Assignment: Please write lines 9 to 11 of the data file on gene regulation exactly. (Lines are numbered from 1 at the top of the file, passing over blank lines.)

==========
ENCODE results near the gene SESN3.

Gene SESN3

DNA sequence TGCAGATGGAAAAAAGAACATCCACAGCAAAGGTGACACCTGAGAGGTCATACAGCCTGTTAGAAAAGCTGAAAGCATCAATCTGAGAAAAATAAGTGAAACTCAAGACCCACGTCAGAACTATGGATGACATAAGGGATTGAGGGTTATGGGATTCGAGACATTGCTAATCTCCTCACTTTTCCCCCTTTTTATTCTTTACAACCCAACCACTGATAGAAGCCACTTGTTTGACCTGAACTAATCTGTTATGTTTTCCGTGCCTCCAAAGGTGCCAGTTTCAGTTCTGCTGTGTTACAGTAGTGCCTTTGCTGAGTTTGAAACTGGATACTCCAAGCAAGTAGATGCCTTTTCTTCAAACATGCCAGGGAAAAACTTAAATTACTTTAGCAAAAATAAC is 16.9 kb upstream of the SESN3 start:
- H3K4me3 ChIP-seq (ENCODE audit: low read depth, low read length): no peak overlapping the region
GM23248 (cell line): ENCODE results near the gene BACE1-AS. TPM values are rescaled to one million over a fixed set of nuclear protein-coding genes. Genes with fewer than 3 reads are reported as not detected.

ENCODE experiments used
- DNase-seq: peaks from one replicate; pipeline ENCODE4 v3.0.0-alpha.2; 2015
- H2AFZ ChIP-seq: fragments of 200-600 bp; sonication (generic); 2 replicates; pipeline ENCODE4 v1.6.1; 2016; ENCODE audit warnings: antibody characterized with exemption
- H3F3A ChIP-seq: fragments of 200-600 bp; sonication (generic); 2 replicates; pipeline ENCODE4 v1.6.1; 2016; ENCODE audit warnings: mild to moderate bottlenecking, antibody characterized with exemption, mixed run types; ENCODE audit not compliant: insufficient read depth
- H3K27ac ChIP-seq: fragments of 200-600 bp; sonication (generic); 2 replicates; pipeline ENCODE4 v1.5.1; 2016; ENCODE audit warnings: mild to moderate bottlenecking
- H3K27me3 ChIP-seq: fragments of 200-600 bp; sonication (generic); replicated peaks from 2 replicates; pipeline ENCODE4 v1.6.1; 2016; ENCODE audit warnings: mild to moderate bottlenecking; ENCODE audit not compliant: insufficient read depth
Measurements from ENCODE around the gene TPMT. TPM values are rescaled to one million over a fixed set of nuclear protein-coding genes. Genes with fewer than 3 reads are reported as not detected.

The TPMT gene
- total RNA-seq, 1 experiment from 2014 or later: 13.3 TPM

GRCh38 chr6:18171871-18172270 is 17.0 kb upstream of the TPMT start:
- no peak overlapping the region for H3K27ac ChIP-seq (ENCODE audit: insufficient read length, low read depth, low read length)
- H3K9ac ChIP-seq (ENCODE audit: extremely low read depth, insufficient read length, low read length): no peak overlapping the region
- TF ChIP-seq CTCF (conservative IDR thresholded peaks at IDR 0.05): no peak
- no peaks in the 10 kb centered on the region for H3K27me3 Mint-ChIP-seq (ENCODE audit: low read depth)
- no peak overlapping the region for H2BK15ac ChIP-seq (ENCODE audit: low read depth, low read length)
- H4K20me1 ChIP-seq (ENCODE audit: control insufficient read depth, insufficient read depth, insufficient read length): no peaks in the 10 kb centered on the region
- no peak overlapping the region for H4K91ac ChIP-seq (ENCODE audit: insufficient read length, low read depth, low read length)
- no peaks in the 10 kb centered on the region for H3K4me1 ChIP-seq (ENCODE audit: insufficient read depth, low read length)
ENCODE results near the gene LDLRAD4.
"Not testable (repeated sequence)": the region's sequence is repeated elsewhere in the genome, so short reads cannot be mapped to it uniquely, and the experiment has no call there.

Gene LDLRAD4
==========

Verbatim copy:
- H3F3A ChIP-seq: fragments of 200-600 bp; sonication (generic); 2 replicates; pipeline ENCODE4 v1.6.1; 2016; ENCODE audit warnings: mild to moderate bottlenecking, antibody characterized with exemption, mixed run types; ENCODE audit not compliant: insufficient read depth
- H3K27ac ChIP-seq: fragments of 200-600 bp; sonication (generic); 2 replicates; pipeline ENCODE4 v1.5.1; 2016; ENCODE audit warnings: mild to moderate bottlenecking
- H3K27me3 ChIP-seq: fragments of 200-600 bp; sonication (generic); replicated peaks from 2 replicates; pipeline ENCODE4 v1.6.1; 2016; ENCODE audit warnings: mild to moderate bottlenecking; ENCODE audit not compliant: insufficient read depth